- Snowden: Oliver Stone’s Restrained Portrait of a Whistle-Blower (Review)
- Oliver Stone’s Whistleblower Biopic Isn’t Crazy Enough (Review)
- Oliver Stone turns true thrills into dated Hollywood fodder (Review)
- Oliver Stone Puts A Melodramatic Spin On ‘Snowden’ And The Surveillance State
- Kremlin praises Snowden biopic as ‘top quality’ and ‘nearly a documentary’
- Oliver Stone On ‘Snowden’ And How Spy Movies Today Are Glorified Propaganda
- ‘Governments Lie’: Oliver Stone Faces Off With O’Reilly Over Snowden, NSA
- With ‘Snowden’ set to open, House panel calls former NSA contractor a ‘serial exaggerator and fabricator’
- Oliver Stone on Snowden: ‘Self-censorship is huge in this industry’
- Edward Snowden endorses Oliver Stone’s version of his story
Edward J. Snowden, the American who has probably left the biggest mark on public policy debates during the Obama years, is today an outlaw. Mr. Snowden, a former National Security Agency contractor who disclosed to journalists secret documents detailing the United States’ mass surveillance programs, faces potential espionage charges, even though the president has acknowledged the important public debate his revelations provoked.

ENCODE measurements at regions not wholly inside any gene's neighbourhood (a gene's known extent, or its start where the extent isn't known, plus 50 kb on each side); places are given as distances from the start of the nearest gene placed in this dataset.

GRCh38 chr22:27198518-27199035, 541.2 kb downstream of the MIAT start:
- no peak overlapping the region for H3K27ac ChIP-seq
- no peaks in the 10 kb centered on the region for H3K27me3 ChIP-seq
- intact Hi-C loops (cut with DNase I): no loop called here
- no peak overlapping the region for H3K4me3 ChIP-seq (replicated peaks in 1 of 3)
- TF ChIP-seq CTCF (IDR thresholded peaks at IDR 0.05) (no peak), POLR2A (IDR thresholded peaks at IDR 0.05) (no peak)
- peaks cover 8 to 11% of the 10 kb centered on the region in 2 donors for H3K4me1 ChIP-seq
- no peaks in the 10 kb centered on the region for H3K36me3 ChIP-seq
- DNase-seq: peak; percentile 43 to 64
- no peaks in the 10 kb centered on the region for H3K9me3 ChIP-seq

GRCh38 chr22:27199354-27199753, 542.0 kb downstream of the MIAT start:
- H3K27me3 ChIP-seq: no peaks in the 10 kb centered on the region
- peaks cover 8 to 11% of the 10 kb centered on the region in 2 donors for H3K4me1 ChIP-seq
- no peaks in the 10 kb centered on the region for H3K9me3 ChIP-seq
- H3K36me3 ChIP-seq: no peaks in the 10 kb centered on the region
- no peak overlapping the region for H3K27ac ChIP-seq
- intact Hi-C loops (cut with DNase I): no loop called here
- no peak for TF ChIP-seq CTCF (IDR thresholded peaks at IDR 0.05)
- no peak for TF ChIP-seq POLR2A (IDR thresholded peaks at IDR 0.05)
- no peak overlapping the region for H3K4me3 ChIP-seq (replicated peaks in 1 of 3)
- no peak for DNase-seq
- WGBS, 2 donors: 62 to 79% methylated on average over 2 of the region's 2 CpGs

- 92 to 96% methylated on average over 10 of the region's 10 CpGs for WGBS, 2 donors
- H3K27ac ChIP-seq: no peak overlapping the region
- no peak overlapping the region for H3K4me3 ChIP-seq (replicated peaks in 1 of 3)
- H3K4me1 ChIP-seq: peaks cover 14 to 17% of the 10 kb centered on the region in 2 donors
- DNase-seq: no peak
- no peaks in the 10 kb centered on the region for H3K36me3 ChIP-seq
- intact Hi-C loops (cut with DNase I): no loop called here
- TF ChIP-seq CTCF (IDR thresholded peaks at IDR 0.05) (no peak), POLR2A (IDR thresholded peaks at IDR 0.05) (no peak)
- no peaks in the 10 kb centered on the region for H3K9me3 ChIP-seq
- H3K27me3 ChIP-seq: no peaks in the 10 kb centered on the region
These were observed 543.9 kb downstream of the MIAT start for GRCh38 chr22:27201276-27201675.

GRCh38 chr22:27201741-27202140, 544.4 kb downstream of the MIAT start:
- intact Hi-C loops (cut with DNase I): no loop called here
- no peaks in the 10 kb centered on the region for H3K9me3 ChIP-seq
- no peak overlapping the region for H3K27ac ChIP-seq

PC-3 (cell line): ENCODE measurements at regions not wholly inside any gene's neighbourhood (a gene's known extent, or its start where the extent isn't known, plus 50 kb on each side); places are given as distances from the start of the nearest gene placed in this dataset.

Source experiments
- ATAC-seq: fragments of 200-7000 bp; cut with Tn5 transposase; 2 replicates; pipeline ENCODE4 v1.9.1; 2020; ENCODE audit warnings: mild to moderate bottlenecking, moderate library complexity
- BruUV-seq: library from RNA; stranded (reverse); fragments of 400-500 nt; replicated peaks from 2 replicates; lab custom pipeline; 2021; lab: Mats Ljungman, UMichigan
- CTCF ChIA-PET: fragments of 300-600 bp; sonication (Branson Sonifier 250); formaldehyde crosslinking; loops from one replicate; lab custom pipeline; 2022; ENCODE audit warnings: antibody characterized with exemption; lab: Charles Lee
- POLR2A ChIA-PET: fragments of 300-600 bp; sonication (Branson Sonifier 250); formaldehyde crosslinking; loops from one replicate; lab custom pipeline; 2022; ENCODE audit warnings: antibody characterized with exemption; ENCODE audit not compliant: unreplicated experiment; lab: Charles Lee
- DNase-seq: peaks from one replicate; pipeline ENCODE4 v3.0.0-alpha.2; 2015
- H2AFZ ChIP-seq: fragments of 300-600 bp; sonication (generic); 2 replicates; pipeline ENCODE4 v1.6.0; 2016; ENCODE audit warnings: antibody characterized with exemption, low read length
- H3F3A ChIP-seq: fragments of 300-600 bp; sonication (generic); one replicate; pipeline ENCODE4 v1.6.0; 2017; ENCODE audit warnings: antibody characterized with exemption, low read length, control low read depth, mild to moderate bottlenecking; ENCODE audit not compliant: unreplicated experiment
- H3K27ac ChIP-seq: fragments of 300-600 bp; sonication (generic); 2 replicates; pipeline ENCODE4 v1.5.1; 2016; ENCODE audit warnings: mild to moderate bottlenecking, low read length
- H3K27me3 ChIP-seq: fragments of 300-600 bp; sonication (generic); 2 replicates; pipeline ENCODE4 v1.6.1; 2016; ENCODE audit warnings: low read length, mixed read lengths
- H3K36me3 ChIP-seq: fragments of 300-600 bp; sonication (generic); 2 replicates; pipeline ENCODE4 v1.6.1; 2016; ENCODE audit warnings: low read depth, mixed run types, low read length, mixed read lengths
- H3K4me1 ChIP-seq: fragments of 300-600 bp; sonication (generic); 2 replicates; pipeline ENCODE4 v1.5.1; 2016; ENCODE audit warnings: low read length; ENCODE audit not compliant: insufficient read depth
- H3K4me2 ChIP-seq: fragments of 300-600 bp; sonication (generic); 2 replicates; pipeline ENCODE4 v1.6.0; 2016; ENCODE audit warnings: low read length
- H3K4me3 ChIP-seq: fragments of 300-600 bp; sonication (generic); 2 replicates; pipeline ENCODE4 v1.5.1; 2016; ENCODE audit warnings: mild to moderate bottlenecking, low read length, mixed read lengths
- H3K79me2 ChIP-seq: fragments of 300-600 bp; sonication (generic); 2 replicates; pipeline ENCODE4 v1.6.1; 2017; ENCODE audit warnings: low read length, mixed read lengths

Mr. Snowden’s whistle-blowing prompted reactions across the government. Courts found the government wrong to use Section 215 of the Patriot Act to justify mass phone data collection. Congress replaced that law with the USA Freedom Act, improving transparency about government surveillance and limiting government power to collect certain records. The president appointed an independent review board, which produced important reform recommendations.
That’s just in the American government. Newspapers that published Mr. Snowden’s revelations won the Pulitzer Prize. The United Nations issued resolutions on protecting digital privacy and created a mandate to promote the right to privacy. Many technology companies, facing outrage at their apparent complicity in mass surveillance, began providing end-to-end encryption by default. Three years on, the news media still refer to Mr. Snowden and his revelations every day. His actions have brought about a dramatic increase in our awareness of the risks to our privacy in the digital age — and to the many rights that depend on privacy.